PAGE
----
Kevin de Bruyne, Manchester City boss Arsenal in stark contrast between once and former giants

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Kevin de Bruyne and Manchester City were flying at the Emirates on Sunday. Arsenal, not so much. (Photo by John Walton/PA Images via Getty Images)
Kevin de Bruyne and Manchester City were flying at the Emirates on Sunday. Arsenal, not so much. (Photo by John Walton/PA Images via Getty Images)

It might just be that, quietly, Manchester City was rather looking forward to Sunday’s away game at Arsenal. That would have been inconceivable not so long ago. But this is an incarnation of the Gunners, of course, that until Monday’s victory at West Ham United hadn’t won a game in more than two months.

After all, Arsenal can be relied upon not to bunker in and absorb pressure. It will venture out and try to make the play, no matter how foolhardy it might be to attempt to play City on equal footing. So there would be space to exploit, the kind of space City rarely gets anymore as it has risen into one of Europe’s preeminent powers.

And Arsenal could equally be depended on to make mistakes and leave wide gaps in defense. Now operating under interim manager Freddie Ljungberg following the firing of Unai Emery, Arsenal has a world-class attack, a middling midfield and a derelict defense.  

City, meanwhile, isn’t the team it was last year. That is to say, it physically is, with a squad virtually unchanged from last year’s record-setting title romp, the second championship in a row and a fourth in eight years. It still includes fully 14 players acquired for 30 million pounds or more. The addition of Rodri for a club-record fee was the only significant move, as the trade of Joao Cancelo for Danilo was pretty much a like-for-like swap and neither played (or plays) all that much.

Yet the results have been very different. During last year’s enormous 98-point haul, City lost just four times – three of them coming in a four-game span in December. During the first 16 games of this season, it had lost exactly as many, and dropped the same number of points as in all of last year.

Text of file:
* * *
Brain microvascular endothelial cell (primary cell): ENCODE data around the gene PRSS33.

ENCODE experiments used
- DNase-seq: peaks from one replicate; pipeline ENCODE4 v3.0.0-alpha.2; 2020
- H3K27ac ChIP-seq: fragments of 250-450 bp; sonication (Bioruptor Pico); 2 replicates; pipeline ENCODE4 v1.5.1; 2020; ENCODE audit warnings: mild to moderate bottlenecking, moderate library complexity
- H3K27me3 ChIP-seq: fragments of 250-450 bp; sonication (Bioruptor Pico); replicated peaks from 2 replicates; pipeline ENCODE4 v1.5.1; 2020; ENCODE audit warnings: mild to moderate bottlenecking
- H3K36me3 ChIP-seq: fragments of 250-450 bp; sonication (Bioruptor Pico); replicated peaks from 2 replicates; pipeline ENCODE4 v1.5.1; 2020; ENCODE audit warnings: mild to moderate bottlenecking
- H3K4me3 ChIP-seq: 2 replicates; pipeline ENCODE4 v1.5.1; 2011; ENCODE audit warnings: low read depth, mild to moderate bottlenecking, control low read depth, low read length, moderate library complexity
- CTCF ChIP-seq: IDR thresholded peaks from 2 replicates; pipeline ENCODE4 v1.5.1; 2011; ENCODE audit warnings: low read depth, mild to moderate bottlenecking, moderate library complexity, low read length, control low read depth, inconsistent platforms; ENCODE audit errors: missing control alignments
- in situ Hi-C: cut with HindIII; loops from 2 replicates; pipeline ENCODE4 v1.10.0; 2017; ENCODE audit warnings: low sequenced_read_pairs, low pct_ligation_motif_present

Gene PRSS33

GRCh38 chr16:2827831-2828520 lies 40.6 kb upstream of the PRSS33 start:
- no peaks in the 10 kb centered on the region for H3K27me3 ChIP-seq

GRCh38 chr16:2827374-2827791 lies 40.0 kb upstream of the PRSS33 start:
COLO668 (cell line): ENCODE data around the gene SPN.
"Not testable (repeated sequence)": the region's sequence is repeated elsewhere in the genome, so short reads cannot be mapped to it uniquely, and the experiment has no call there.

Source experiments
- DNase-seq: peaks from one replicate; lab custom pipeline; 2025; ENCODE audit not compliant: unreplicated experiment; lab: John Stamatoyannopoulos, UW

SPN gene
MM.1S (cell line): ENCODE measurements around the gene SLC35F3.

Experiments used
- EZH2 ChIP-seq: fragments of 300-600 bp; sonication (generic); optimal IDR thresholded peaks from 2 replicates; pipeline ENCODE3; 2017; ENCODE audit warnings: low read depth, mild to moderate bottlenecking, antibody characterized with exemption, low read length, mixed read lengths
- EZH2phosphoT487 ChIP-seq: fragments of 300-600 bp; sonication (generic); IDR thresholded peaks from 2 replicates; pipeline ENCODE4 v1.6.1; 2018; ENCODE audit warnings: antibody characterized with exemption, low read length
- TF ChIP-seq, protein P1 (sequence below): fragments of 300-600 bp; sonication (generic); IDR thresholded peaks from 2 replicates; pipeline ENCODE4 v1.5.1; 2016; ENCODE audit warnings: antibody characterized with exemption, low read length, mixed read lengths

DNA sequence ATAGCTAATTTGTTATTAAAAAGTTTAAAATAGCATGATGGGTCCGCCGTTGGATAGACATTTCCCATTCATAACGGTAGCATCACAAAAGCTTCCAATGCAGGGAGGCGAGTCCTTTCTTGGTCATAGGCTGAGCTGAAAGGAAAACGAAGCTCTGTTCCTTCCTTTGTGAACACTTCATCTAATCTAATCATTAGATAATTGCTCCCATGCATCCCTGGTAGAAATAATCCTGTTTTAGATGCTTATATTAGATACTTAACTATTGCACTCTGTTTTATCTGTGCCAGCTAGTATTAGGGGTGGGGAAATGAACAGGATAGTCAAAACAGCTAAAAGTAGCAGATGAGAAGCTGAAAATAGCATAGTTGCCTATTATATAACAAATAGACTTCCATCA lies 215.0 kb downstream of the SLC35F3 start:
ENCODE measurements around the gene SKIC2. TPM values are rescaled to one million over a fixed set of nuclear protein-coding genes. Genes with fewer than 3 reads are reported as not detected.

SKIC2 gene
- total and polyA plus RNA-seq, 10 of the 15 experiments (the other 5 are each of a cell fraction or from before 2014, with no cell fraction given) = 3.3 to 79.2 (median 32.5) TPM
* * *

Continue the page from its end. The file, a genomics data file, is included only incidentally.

So on the back of City’s derby loss to United last Saturday, an away game at Arsenal might have actually been a happy prospect. 

Sure enough, Ljungberg’s setup, or whatever passed for one, left vast swaths of real estate for City to saunter through on its way to a 3-0 win that could have been much larger. Kevin de Bruyne scored twice and teed up Raheem Sterling for another, all in the first half, as the two-time defending champions had the easiest of afternoons, narrowing the gap with runaway leaders Liverpool back to 14 points. 

City scythed right through the Gunner lines almost right away. Gabriel Jesus cut back for the streaking de Bruyne, whose sublime finish would have been unstoppable even to a competent defense. 

A quarter of an hour in, de Bruyne combined with Jesus again to set himself free. He laid off for Sterling, who shook off his defender all too easily and whacked in the second from close range. 

Before halftime, de Bruyne found a pocket of space at the edge of the box and curled the ball out of the reach of the outstretched Bernd Leno for the third.

Leno prevented more goals, like when he managed to tip a spinning shot from de Bruyne (of course) off the post. But more remarkable was how little work his opposite number had. Other than Gabriel Martinelli’s early look, the closest Arsenal got to another chance, let along a goal, in the first half was when Matteo Guendouzi flopped desperately in City’s box, fooling no one.

Striker Pierre-Emerick Aubameyang’s heat map told the entire tale of Arsenal’s half.

The Gabonese would get his head onto a cross right after the break but miss the target, and that, again, was pretty much the Gunners’ entire offensive output for the second act. City scarcely bestirred itself to attack anymore, so complete and unassailable was its dominance.

City’s victory felt inevitable from the moment it had scored its first goal because Arsenal offered up so little resistance in an Emirates Stadium with lots of empty seats that only emptied further as the game went. And since Ljungberg took over, the Gunners have now won just once in five games, taking a mere four points from four games in the league. 

Ljungberg clearly doesn’t have any answers for how to plug the many holes in this sinking ship. His side has fallen to ninth place and Crystal Palace could yet cast it back into 10th place with a win at Brighton on Monday. It hasn’t won a home game in the last six attempts. 

This is the worst Arsenal team in a generation. And there aren’t any bright spots to suggest that a turnaround is imminent, or coming at any other time either. 

Leander Schaerlaeckens is a Yahoo Sports soccer columnist and a sports communication lecturer at Marist College. Follow him on Twitter @LeanderAlphabet.

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